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Library Fines and Life Lessons

Library Fines and Life Lessons

It would be easy to step in and sort everything for them but its not just the learning about the simple admin its a process which teaches long lasting life lessons.

Yesterday morning small daughter and me are sitting on opposing sides of the kitchen table, this table has shared many a heated debate, many a tear and carries a catalogue of experiences in its grains.

The agenda item is a red letter bearing witness to a huge library fine, escalating as each moment ticks by.

Tackle the difficult stuff

Forcing small daughter to face this and do something about it, rather than hoping it might magically disappear or that I will sort it out is step number one.

How often do we face a similar situation, a challenging phone call, a difficult conversation, the truth is we waste a huge amount of energy dreading dealing with the situation, hoping it will go away or that someone else will pick it up, wouldn’t it be so much easier and so much more satisfying and arguably cheaper to tackle the challenge as soon as it lands on our desk or kitchen table.

How does it look from the other side?

Agreeing that today is the day the letter is tackled we discussed the strategy for dealing with it, step number two and this is where I’m drawn to reflect on the parallels with many situations, which we have to deal with in business

This is classic negotiation.

Looking at small daughter I can see a rage as red as the letter itself but this isn’t going to help, anger versus anger is never pretty in its outcome.

So I guided her by initially explaining to her why the library fine is in place, its not just to annoy you, its to make sure that all the books can be shared amongst students and discourage individuals from hogging them for long periods of time. Hmmm there’s one grudging notch down in the rage, at least towards the library.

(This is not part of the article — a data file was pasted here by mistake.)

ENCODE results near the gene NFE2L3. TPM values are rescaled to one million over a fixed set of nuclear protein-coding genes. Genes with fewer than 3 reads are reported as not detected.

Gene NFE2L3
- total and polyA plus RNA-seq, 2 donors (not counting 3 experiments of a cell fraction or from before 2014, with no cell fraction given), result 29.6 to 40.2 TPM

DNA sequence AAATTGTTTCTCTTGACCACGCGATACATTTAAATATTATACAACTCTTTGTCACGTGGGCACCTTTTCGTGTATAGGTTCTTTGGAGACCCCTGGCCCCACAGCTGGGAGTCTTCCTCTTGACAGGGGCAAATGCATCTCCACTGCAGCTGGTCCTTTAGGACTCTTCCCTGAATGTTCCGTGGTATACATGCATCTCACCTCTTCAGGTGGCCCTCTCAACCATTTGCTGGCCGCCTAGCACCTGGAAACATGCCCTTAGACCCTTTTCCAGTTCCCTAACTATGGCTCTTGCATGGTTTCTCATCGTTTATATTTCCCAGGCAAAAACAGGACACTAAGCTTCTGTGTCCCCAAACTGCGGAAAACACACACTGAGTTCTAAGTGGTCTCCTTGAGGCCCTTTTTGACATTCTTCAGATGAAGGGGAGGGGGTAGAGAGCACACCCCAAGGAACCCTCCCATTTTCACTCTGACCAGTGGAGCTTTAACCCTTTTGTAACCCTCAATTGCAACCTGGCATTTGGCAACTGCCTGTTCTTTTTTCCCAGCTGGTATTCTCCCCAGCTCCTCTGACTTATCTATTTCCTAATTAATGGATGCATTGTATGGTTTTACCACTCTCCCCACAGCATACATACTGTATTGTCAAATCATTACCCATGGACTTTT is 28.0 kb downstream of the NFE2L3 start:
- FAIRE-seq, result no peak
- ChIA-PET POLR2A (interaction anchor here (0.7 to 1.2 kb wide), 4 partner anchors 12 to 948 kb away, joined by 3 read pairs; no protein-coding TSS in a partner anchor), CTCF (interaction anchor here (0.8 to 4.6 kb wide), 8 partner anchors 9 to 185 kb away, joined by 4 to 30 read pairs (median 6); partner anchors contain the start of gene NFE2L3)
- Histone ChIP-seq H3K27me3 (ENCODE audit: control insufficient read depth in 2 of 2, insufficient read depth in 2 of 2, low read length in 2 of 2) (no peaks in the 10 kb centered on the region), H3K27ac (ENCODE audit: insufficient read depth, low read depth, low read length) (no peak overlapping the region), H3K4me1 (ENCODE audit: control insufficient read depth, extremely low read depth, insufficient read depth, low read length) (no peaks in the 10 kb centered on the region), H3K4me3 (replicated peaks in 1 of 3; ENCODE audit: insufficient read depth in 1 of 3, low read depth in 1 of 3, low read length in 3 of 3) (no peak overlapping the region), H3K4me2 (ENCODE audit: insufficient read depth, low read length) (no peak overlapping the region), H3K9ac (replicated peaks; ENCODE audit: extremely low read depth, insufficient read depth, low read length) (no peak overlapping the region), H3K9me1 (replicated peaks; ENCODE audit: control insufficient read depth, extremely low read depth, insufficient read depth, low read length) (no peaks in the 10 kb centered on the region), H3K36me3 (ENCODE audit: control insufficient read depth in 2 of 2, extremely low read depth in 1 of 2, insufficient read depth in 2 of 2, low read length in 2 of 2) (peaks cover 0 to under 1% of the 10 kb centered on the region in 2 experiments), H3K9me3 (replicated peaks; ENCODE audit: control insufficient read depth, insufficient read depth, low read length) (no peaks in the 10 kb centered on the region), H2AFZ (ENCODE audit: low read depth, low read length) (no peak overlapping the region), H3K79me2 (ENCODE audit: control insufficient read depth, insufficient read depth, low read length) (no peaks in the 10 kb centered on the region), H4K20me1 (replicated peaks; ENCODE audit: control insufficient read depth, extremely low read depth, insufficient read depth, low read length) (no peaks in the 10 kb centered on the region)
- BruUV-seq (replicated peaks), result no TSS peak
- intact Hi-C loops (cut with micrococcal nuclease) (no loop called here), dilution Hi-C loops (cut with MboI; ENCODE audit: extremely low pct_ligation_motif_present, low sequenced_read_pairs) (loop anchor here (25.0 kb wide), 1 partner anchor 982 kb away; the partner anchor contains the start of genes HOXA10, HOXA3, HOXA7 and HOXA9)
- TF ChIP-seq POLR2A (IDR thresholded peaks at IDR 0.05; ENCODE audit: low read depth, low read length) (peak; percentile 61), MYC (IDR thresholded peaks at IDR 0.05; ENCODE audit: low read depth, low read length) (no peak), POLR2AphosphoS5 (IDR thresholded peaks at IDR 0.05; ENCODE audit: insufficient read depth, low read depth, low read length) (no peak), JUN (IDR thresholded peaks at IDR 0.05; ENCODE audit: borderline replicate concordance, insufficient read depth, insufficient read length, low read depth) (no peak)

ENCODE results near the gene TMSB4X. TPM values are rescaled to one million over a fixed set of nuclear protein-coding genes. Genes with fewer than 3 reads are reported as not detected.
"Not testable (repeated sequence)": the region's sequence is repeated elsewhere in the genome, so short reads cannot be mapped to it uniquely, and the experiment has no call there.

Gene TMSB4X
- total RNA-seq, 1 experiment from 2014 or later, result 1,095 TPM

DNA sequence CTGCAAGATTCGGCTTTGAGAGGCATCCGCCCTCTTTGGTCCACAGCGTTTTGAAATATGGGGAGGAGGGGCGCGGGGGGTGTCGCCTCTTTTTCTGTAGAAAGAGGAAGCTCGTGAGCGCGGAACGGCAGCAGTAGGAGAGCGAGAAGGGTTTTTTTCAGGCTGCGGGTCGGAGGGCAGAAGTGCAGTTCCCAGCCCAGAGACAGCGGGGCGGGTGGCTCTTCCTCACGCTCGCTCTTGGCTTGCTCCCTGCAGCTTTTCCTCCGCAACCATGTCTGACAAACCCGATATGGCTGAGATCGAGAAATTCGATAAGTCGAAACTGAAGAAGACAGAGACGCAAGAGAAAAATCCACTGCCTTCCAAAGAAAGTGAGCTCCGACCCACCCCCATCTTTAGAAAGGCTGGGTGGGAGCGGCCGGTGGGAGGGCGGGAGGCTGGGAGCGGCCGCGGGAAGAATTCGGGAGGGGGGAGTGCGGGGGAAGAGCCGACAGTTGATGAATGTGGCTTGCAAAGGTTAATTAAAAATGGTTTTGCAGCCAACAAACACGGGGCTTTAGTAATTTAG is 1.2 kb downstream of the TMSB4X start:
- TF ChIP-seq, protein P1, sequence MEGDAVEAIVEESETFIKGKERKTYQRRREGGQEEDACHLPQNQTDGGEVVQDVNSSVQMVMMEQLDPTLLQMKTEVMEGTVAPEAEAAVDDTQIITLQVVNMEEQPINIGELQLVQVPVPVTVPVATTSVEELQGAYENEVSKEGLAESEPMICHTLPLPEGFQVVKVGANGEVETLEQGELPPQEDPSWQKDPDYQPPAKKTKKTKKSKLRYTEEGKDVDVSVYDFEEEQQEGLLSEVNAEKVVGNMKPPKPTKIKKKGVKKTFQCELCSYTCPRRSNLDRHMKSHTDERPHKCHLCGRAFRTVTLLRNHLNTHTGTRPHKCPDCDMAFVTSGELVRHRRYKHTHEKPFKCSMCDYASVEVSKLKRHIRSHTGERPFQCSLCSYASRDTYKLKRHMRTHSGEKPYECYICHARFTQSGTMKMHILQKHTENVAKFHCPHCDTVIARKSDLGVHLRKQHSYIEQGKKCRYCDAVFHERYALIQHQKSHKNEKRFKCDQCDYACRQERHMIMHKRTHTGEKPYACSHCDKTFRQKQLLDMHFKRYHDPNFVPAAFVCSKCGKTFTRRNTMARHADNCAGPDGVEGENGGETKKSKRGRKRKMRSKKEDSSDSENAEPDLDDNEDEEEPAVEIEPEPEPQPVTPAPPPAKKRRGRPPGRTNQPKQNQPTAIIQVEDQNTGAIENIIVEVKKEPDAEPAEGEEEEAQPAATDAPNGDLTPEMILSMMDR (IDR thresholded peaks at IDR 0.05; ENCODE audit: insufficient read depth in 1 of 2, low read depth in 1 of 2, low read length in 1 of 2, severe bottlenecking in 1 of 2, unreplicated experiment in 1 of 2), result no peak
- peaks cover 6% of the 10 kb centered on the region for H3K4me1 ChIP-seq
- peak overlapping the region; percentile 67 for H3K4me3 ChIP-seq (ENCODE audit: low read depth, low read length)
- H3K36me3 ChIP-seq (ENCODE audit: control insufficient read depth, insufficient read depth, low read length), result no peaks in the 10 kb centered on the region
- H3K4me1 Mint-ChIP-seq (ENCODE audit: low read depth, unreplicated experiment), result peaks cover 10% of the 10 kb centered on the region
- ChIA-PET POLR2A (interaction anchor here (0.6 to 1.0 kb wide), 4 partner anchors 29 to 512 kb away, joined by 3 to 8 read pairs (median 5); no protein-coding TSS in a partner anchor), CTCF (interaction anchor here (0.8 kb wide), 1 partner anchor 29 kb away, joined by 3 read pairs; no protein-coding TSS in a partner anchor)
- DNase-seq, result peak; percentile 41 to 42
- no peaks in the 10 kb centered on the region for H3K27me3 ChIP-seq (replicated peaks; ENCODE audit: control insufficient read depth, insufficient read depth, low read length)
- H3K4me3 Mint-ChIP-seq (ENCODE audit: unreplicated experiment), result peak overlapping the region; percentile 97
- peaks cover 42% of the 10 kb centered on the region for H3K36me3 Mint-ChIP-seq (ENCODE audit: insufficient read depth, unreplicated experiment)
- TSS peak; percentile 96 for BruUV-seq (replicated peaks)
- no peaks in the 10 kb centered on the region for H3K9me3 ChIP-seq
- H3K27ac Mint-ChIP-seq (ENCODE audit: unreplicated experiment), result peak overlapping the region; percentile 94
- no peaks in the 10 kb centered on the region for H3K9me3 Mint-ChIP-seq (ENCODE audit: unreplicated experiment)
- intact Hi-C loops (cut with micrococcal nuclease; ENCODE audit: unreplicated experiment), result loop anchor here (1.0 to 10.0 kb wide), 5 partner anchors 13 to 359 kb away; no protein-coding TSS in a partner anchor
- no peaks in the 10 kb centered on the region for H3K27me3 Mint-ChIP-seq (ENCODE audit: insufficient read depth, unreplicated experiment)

So as a starter for a challenging business discussion start off by trying to understand why the other person is taking their stance, more often than not there is a rational explanation which, with a bit of emotional intelligence we can get to even when its not aligned to our standpoint.

The war zone can be avoided from the outset.

Now …how to tackle the situation…start by explaining to the red letter sender that you are really sorry and that you understand why they need to send the letter but you just are confused by how the fine has come to be so large.

Try to demonstrate that you see it from their point of view. This isn’t our default setting when negotiating is it? It usually looks more like

 What do I want out of this discussion and what will be the outcome that means that I have won.

This might sound like basic learning to some of you out there, but I don’t think you would be surprised at how often I have witnessed through my business career people at pretty senior levels not putting this basic learning into practice. I hold my hand up I’ve done it myself.

But on balance I like to think, that as I have negotiated my way through many business transactions I have found routes, which are potentially a compromise of my ideal position but have actually led to longer lasting relationships built around mutual understanding and ultimately alignment of long term purpose.

So I encouraged small daughter to put it crudely, to wind her neck in and try to find a route which, wouldn’t make the fine go away but might significantly reduce it. The library gets their books back, costs of admin are covered and you don’t pay a heap of legal costs.

Unsurprisingly following this course of action, albeit through gritted teeth and much eye rolling, the result is just that.

Hopefully she will take this strategy into her career and her personal life.

Perhaps the later is more challenging, there then followed a discussion about how bad my “kitchen behaviour” is, an un-rinsed coffee cup, an un-emptied cafetiere and a stray tea bag bear witness to this mortal crime, hmm I decided to leave this one for another morning considering it to be an expression of her need to win somewhere, so I suggested we pick it up when we’ve each compiled a list of our top “how difficult you are to live with” items and returned to my laptop and the cherished kitchen table.